Geek stepped out from the treeline so he was visible. The man spotted him and dropped the thin column of ice, staring in surprise. If he was concerned that Geek had seen him using his ability, he hid it well.
    “Good morning,” called Geek.
    “Hello,” came the reply. “Can I help you?”
    “I was hoping you and I could have a talk,” said Geek, staying where he was. The man hesitated, then walked over. Reluctant but unafraid, Geek thought. It was probably the best start he could hope for. As the man approached, Geek noticed he was younger than he had expected, maybe 22 or 23, tall and thin with wavy black hair.
    “You don’t seem confused by what you saw,” said the man.
    “Not much surprises me these days,” said Geek. “I have a strange ability too, and I know lots of people who have more.”
    “Show me yours,” said the man casually. Geek picked up a stick and offered it to him. The man took it and looked at it curiously. Geek held up his hands and smiled.
    “Try poking me,” he said.
    The man looked puzzled, but obligingly pointed the stick at Geek’s hand and tentatively gave it a jab. It passed straight through. The man blinked.
    “I could still feel a slight resistance,” he said.
    Geek smiled and lowered his hands. “So could I,” he replied. “I can alter my density. I can either become as light as a feather or as solid as steel.”
    The man nodded calmly. “That must get interesting.”
    “There’s still a few kinks in it that I’m working out,” said Geek. “But it’s the card I was dealt. And you can create ice?”
    “I freeze air particles into any shape I want,” replied the man. “I’ve got some practice to do myself, but I’m getting better at it.”
    “So I see,” said Geek. “What’s your name?”
    “Paul,” said the man. “Paul Raymond. Yours?”
    “Film Geek.”
    Paul arched his eyebrow. “Well that’s nice, but what’s your real name?”
    “I...” Geek paused. “Wait, you don’t recognise the name Film Geek at all?”
    Paul’s eyes narrowed in confusion. “Should I?”
    Geek stared at him as though seeing him for the first time. Realisation crept onto his face bit by bit. “So...you weren’t on the forums at all,” he said slowly.
    If anything, Paul looked even more baffled. “The what?”
    “Hm? Oh, never mind,” said Geek. “I’m sorry, it’s just... I guess I just assumed...it’s been so long since we met someone with powers not from that group, I guess I forgot there were any.” Paul watched him, uncomprehending. Geek shook his head. “Sorry. An oversight on my part. Call me Geekers, everyone does.”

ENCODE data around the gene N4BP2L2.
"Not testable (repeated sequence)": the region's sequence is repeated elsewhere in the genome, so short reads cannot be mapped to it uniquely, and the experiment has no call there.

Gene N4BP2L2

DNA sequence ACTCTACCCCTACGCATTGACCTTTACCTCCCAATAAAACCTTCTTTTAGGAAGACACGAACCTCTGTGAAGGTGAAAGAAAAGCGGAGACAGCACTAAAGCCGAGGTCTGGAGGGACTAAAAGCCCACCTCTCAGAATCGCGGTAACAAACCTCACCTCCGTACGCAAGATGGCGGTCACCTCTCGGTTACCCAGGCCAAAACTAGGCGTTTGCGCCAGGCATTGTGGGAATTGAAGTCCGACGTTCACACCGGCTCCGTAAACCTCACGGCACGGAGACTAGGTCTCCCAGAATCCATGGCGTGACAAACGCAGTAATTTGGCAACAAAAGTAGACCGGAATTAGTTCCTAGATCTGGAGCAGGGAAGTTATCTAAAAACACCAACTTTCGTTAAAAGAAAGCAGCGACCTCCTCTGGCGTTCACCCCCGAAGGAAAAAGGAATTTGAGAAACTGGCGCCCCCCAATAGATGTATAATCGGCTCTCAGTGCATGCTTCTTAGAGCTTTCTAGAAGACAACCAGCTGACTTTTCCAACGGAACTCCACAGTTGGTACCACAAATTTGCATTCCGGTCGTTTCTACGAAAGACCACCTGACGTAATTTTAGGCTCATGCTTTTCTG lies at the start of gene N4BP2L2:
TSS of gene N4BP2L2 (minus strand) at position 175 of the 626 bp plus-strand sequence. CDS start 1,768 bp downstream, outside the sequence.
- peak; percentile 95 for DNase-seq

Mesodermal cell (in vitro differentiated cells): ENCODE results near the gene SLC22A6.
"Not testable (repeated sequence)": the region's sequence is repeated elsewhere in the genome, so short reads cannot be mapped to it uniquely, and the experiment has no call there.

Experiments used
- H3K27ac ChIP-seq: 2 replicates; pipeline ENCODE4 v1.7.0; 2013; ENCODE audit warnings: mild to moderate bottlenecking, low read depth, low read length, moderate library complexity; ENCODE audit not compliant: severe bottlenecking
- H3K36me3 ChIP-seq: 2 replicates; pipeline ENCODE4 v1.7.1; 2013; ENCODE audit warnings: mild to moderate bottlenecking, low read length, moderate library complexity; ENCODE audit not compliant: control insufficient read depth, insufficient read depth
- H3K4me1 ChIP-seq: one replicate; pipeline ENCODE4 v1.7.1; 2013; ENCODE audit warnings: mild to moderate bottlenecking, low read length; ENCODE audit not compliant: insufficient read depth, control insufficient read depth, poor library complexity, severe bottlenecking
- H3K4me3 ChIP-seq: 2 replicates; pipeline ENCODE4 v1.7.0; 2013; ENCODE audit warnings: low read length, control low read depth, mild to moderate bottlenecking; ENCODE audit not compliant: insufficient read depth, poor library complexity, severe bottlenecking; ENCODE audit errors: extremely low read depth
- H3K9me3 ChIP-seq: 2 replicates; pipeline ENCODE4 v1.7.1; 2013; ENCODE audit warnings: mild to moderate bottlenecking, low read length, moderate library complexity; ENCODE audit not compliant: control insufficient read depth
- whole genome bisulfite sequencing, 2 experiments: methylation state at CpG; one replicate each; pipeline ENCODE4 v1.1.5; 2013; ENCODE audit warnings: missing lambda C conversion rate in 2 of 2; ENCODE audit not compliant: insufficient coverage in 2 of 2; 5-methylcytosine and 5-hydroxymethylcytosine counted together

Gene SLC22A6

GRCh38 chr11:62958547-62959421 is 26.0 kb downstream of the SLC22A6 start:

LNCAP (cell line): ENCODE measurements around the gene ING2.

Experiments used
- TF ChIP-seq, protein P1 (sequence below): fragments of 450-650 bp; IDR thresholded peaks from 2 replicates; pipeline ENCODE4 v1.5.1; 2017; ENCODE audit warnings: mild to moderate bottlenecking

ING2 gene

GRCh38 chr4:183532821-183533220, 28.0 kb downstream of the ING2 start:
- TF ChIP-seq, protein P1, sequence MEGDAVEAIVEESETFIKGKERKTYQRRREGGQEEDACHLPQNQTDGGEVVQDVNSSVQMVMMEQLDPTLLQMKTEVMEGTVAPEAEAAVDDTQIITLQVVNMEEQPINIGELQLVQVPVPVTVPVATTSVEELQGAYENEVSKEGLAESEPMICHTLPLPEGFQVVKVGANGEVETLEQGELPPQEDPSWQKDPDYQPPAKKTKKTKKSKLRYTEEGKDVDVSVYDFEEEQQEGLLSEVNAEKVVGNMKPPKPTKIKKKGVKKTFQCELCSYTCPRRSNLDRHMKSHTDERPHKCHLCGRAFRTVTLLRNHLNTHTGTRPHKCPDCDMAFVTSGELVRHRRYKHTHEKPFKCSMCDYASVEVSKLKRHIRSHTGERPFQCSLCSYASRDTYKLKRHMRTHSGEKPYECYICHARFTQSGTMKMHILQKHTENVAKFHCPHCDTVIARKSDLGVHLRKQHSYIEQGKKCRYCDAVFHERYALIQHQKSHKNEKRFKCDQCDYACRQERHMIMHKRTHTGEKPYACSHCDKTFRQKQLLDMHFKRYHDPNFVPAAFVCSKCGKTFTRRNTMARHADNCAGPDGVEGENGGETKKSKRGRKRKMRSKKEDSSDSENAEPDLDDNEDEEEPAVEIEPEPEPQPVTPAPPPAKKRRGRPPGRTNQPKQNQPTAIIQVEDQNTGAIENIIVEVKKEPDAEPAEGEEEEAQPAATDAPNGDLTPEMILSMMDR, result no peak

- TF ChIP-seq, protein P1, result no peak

“What are you, a government spook?” asked Paul. “One of those superpowered Guardsmen?”
    “I’m no Guardsman,” said Geek. “I know all of them very well, but we’re...well, we’re not friends. Not any more.”
    “Did you get fired?” asked Paul.
    “What? Oh, no, nothing like that. It’s...shit, ah...”
    He trailed off, looking exasperated. He swung his head in every direction, trying to make up his mind. Paul just stared at him. “Are you all right?”
    “Yeah, I just...I had this whole meeting planned out in my head, but I assumed you’d be one of our old group, and since you’re not, well, I’m lost.”
    Geek ran his hand through his hair, agitated. Paul’s mouth twisted into a small smile, but then his face turned hard.
    “What brought you out here?” he asked. “Me, obviously, but why?”
    Geek looked at him apologetically. “There’s a bunch of us, not far from here. One of us did some checking and concluded someone with ice powers was up here, so I got sent to check if it was someone we knew.”
    Paul nodded. “And if it was?”
    Geek shrugged. “We hadn’t quite worked it out.”
    Paul beckoned Geek back to where he’d been sitting and concentrating. Geek followed behind him as he talked.
    “I pick up on things that aren’t being said,” he stated. “You and your friends have issues with the Guardsmen. That means that legally you’re a criminal.”
    He gave Geek a hard look. Geek nodded. “True enough.”
    “Moreover, you and your friends want to win your little feud with the Guardsmen, so you’re looking to boost your ranks with other superpowered types. Namely me. Correct?”
    “Yeah,” shrugged Geek. “That’s pretty much it.”
    Paul looked around the landscape, taking it all in, looking pointedly at anything but Geek. For a long while he said nothing. Geek waited patiently for Paul to eventually turn back to him.
    “But then,” said Paul slowly. “You didn’t try and abduct me, and you could have. You could have surprised me, and probably taken me out, and I’d be at your mercy. You didn’t. You came out into the open, showed yourself, and then told me about your power to no benefit to yourself.”
    Geek said nothing, holding his gaze on Paul. Paul stared at him closely, peering at him like he was something exceptionally interesting.
    “You’re an honest guy,” he said finally.
    There was a moment of silence as the two men regarded each other. In spite of himself, Geek grinned slightly. “You a shrink?”
    “Electrician, actually,” said Paul. “But I studied psychology before I dropped out of college to get an apprenticeship. I’m a pretty good judge of character.”
    “I see,” said Geek. “So what happens now?”
    “You said you wanted to talk,” said Paul. “Let’s talk. Tell me things. You piqued my interest and you seem like an OK guy.”
    “I wouldn’t want to-” began Geek, but he was cut off by a call from inside the house.
    “Paul! Lunch is ready!”
    Paul looked up at the balcony and waved. “Be there in a minute!” He turned back to Geek and gestured towards the house. “My girlfriend,” he says. “She cooks a great barbecue. If you want you’d be welcome to some, and we can talk this out.”
    Geek looked up at the house and back to Paul, opening his mouth to protest and then closing it again. He stared up at the balcony wistfully, and the thought of barbecue made his mouth water. He turned back to Paul and smiled broadly.